Former Kohl Advisor slams Anti- Russia Policy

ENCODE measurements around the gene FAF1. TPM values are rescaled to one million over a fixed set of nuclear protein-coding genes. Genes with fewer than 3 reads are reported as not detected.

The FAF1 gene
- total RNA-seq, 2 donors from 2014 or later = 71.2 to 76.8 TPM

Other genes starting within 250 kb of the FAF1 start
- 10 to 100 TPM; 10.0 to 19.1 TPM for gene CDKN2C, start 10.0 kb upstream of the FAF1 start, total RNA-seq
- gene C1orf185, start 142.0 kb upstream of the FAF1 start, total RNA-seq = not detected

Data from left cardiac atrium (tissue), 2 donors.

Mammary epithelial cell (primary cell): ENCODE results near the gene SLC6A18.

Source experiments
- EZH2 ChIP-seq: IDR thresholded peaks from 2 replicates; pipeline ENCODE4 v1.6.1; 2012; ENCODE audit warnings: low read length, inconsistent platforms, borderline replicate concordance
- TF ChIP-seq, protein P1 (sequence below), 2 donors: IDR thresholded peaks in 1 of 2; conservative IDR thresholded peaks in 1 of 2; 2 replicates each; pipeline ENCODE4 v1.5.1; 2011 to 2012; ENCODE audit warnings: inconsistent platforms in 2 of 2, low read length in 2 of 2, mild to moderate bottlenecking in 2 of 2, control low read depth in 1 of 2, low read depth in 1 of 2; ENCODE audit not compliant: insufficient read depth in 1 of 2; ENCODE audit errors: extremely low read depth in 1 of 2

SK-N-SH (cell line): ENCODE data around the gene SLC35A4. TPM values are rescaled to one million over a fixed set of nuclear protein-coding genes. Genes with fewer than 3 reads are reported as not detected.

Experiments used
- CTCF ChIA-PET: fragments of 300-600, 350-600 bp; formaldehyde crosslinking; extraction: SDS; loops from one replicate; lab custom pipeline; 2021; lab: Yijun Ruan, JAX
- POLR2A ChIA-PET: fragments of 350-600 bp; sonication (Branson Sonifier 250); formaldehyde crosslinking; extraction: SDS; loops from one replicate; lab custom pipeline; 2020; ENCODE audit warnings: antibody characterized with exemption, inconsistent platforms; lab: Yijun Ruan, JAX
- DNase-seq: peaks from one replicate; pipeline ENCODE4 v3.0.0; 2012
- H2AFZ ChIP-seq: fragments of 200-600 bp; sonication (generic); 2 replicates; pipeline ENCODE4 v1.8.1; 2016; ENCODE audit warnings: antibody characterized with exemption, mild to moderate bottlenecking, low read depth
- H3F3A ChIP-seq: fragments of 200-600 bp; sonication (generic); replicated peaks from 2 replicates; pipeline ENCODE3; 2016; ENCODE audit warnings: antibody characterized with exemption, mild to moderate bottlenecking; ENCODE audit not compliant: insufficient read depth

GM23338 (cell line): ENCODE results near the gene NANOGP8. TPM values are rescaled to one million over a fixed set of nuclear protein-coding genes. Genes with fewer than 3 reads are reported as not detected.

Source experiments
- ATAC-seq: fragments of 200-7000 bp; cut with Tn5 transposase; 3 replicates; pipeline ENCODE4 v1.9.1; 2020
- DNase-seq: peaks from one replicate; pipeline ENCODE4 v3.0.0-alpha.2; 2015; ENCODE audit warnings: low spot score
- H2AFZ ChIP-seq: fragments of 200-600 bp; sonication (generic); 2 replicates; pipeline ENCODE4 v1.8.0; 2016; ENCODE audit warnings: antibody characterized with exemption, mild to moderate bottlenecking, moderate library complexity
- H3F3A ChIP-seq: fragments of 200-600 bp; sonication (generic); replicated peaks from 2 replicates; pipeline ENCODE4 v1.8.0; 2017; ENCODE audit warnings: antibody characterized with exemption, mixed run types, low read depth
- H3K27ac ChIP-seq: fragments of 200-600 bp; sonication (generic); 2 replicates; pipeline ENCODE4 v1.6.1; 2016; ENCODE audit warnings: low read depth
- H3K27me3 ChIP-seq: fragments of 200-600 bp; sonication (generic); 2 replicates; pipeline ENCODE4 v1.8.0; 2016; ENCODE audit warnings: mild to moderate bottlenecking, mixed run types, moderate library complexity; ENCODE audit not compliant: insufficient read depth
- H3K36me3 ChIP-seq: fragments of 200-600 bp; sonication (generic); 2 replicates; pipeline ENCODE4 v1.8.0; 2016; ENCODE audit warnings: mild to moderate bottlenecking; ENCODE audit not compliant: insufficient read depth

th century had been the collapse of the Soviet Union, Teltschik made reference to the negotiations that he also had been involved in with Russia in 1989/90: “Our offer that a unified Germany would give security policy guarantees, led to the breakthrough. When Putin became President he was concerned that Russia could disintegrate.  Therefore he brutally hit back in Chechnya in order to demonstrate what the “red line” is. As Teltschik commented: “Only on this background one should understand him.” In respect to the Crimean annexation Teltschik recalled a discussion that he once had with Putin about the Ukraine, in which Putin had told him that all Ukrainian presidents are scallywags. “He is right. If you only look at the present presidential candidates you see that the dirty tricks continue,” Teltschik stated. The tendency exhibited by the media to describe Putin as an “omnipotent evil man” is just one- sided.  This one – sidedness particularly in the German public is judged by Teltschik as “heritage of the Cold War.” In the interview Teltschik calls for a “constructive approach” in dealing with Russia. He recalls that former Chancellor Willy Brandt (SPD, German Chancellor from 1969-1974) at the end of the Prague spring 1968 picked up the proposal of the Soviet Union for a Pan- European Security conference. “He negotiated the ‘Moscow treaty’ (the Moscow treaty was the start for a new constructive Ostpolitik under Brandt – it was based on the agreement to solve conflicts between SU and Germany in a peaceful way) and Brandt went swimming with President Leonid Brezhnev.” Teltschik underlined, the key to come to some mutual understanding is that one has to understand the “motives of the adversarial partner.”  “In 1982/83 we had to deal with Jury Andropov (longtime KGB head and then General Secretary and leader of the Soviet Union. EH) in the Kremlin, who threatened us with a Third World War. When Helmut Kohl became Chancellor (1982), the first thing I suggested to him was to “write a letter to Mr. Andropov and explain that you want to develop relations in a positive way.’ And in summer 1983 we were in Moscow despite Andropov’s threats.” “We must promote exchange on all levels”   A constructive approach towards Russia at present involves according to Teltschik all levels – that is not only strategic military dialogue but also a broad cultural and scientific exchange. Therefore he underlined that “we must promote exchange.” He pointed to the present chief conductor of the Munich Philharmonic Orchestra, Valery Gergiev, a close friend of Putin, who as Teltschik emphasized, conducted ac concert in Palmyra after the city got liberated from the IS.  “Russia is not the SU, there are no more ideologies, and 40 Million of the 140 Million Russian citizens were born after the end of the Soviet Union. Why don’t we grant visa freedom to all those under the age of 25? Why don’t we promote the student exchange?” He deplored that Foreign Minister Lavrov’s speech at this year’s Munich Security Conference (February 2019)  in which Lavrov had spoken about European Security (a Pan- European Security from Vladivostok to Lisbon E.H.)  that this could have been an issue for discussion at the NATO- Russia Council, which as Teltschik noted, during the last years  only met at the level of Ambassadors instead of meeting and discussing the East- West conflicts on the level of  heads of government, Foreign Ministers and Defense ministers. One of the reasons why this doesn’t function – according to Teltschik – has to do with the “alleged Russian threat” against Poland and the Baltic states. He remembered a discussion that he once had with the former Russian Defense Minister and long- term chairman of the presidential administration Sergei Ivanov who told him: “We are not suicidal. If we did something against the Baltic countries we would immediately deal with NATO.”  (…)  “I don’t think that the Russians are that stupid to attack NATO,” Teltschik commented and stated further on that Russia has long historical experience: “It was always the West that attacked Russia: Charles XII, Napoleon, Adolf Hitler.  …they lost 27 Million people during the war. Russia’s interests are in essence defensive.” Of course Poland would look at this differently which is why they want NATO troops to be deployed in Eastern Europe. But in order to illustrate how he sees the problem Teltschik  observed: “How does a normal Russian citizen feel when he hears that German soldiers are again at the Russian border?” He vividly remembered a discussion he had with a Russian veteran in the Caucasus in 1990 after the negotiations (about Germany’s reunification) had been concluded between German Chancellor Kohl and then Russian President Gorbachev in July 1990. These negotiations were concluded by a breakthrough that paved the way for Germany’s reunification. Teltschik remembers that the Russian and German delegation, that he was part of, went to a common press conference. Being conscious about the fact that Gorbachev had just given away the war booty, Teltschik recalls, that he felt deeply touched by a remark that was made by a Russian veteran who approached him saying “Russians and Germans must be friends.” For a new Ostpolitik and Detente On this background Teltschik put emphasis on the senseless military “escalation” spiral where one side (NATO) is engaged in military manoeuvers that are immediately responded by the other side on equal terms. He therefore warned emphatically that “We are facing a real dangerous game.” The NATO-Russia Act and the Agreement between Russia and the EU open many possibilities, “but we don’t do anything.” The drama in all this, as he sees it, is that German Chancellor Angela Merkel is the only one in the West who has direct access to President Putin any time, by telephone or personally. During the Ukraine crisis “she went to see Putin together with the French President and all three went to Minsk and as result they worked out the Minsk Agreement.” The problem however, according to Teltschik, is that “if Merkel was determined she could achieve a lot.”  Former Chancellor Kohl “would try to establish a personal relation with Putin. You can see with former Chancellor Schröder, how this functions. I don’t know whether Merkel deploys Schröder, I would do so. During my time there was Egon Bahr “(Federal Minister for special policy affairs under Willy Brandt and key negotiator of Brandts Ostpolitik in the 1970ies E.H.), Teltschik recalls. “Before Bahr – like Willy Brandt SPD party member-travelled to Moscow he would come to meet me and he offered help. We told him where the problems were and whenever he went he always helped.” The weakness which Teltschik perceives in Chancellor Merkel is, that Merkel doesn’t “really trust Putin and that she is also not someone who likes to give leadership”- as Merkel’s behavior towards Macron illustrates. Macron “who is really a fortunate case for us. Former Chancellor Helmut Kohl would have immediately travelled to Paris after hearing Macron’s speech about the future of Europe, he would have embraced him and said ‘let’s go.’ In 2007 Merkel proposed to further develop relations between Russia and NATO. But she never concretized it even if that was the right timing then.” Teltschik therefore gives the advice to the new Chairman of the CDU, Annegret Kramp- Karrenbauer- who has no experience with the East- (and who is a potential future chancellor E.H.), to engage in discussions with representatives from Russia independently from whether she likes them or not. “Confidence can only be built up step by step. And in order to do this we must really talk and talk.”]]>